January 4, 2004
Weekly Column By
Has Leica Lost It?
Opinionated Commentary about the M7, MP, and Digilux 2
Good morning, and Happy New Year! Thanks to all who wrote in response to last week's column. Because of all the interest, I'll put it in the hopper to present another column about collecting sometime during the coming year. Thanks, too, to anyone who contributed to the kids of the Blackfeet tribe. Please see the beginning of last week's column for the relevant information on that.
Last year I did a "Best of 2002" column, but this year I'm leaving it to Steve Sanders at Steve's Digicams to do so. Most people these days are interested in digital camera buying advice, and Steve is miles ahead of me in terms of experience with a broad range of cameras. Click here for his simplified list of good "bang for the buck" digital cameras at every price level.
You also may want to take a look at a hotly controversial review of the dazzling new Sony F-828 digicam by Michael Reichmann. As usual, Michael is blunt about his surprising conclusions. Look for upcoming reviews of this camera on Steve's Digicams, dpreview.com, and imaging-resource.com too.
And now, on to the legendary Leicas.
Garry Winogrand's M4. (Photo © Cameraquest,
reproduced by permission.)
As every pundit is proud to be able to tell you, "Leica" stands for "Leitz camera." Which is nice to know, except that Leicas are no longer Leitz cameras, because the Leitz family no longer owns the company and no longer permits the company to use the family name.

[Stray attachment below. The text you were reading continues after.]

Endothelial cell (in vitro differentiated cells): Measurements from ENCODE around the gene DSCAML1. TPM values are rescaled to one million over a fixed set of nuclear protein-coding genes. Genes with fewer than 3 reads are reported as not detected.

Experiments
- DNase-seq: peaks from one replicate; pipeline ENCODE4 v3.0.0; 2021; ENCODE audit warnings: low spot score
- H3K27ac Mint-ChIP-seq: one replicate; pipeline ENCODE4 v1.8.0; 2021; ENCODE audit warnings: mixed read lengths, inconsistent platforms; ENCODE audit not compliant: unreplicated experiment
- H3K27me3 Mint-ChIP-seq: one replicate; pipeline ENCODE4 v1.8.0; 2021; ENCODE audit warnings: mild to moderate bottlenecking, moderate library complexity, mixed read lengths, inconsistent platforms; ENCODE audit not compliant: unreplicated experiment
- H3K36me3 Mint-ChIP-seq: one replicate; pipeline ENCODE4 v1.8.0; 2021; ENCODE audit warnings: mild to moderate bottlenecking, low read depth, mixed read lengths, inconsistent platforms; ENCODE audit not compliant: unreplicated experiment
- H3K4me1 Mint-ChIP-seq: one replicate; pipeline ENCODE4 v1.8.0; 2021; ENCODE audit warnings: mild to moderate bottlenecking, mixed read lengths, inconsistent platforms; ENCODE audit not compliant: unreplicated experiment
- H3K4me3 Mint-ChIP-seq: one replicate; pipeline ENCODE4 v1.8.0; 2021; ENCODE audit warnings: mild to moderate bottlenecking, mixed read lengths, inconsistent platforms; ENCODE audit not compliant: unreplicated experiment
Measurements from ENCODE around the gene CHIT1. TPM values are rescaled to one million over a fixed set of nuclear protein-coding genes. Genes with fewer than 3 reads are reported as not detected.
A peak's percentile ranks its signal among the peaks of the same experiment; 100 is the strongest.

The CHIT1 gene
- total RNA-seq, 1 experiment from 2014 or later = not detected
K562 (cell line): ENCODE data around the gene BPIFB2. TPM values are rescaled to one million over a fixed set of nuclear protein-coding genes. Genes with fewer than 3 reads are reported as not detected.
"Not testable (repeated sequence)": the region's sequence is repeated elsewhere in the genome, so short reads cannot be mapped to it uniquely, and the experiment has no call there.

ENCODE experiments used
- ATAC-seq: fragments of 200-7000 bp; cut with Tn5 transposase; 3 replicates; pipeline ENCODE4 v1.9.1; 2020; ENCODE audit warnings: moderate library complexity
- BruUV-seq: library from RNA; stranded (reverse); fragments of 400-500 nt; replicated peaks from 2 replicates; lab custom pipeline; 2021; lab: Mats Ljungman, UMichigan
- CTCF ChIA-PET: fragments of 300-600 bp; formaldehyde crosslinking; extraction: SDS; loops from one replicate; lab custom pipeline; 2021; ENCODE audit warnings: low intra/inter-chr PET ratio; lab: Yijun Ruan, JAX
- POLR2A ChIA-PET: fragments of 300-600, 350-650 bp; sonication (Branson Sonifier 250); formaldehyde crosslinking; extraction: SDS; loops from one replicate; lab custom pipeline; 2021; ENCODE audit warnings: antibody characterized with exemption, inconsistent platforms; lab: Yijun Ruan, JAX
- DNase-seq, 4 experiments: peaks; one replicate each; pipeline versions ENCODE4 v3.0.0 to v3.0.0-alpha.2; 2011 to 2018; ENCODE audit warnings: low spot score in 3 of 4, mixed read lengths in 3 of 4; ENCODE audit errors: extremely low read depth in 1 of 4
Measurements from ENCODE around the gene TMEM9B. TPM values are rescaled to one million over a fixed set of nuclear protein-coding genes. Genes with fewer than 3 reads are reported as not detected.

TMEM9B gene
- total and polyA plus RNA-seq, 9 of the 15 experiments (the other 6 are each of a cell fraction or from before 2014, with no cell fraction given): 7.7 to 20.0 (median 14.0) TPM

Since its divestiture by the founding House of Leitz, Leica the camera company's fortunes have been an uncomfortably up and down affair. I won't recount the procession of ownership and distributorship changes, the public stock offering, the R8 fiasco, the buy-in by the French neckerchief manufacturer Hermés, et cetera ad infinitum — not because I'm incapable of doing the research, but simply because I don't really care and I kind of doubt you do either. Suffice it to say that the road has been rocky. Bankruptcy, although not exactly banging down Leica's door, has often been detected lurking in nearby shadows.
And many times over the past decade or so, I've had cause to wonder if the current management of Leica really gets it — "it" being the true gestalt of the Leitz Camera — or whether they've just lost it.
Exhibits A, B, and C
A few cases in point:
— The high-mag finder. Nice of management to make available to ordinary plebeians the higher-magnification finder of the M6J, itself an homage to the M3, except that, uhh, they blew it.
The M3's near-lifesize finder was surely specifically designed to enable the "floating framelines" effect. With an M3, you can look through the finder with your right eye, look at the world through your left eye, and, by adjusting your eye-dominance (which may take a little practice, but is possible), what you'll see is a view of the world as you'd see it with your naked eyes, but with a set of framelines floating in your field of view. Unfortunately, Leica decided that, for sales purposes no doubt, the magnification of the new high-mag finder had to be just a little less than the M3's, so that 35mm framelines could be accomodated. Alas, this also made the finder just enough smaller that the "floating framelines" effect is impossible to achieve. D'OH!
The gestalt of the Leitz Camera: Small and cunning like this
not beeg and oogly like the 'Hunchback of Solms,' a.k.a. R8. (Photo © Cameraquest,
reproduced by permission.)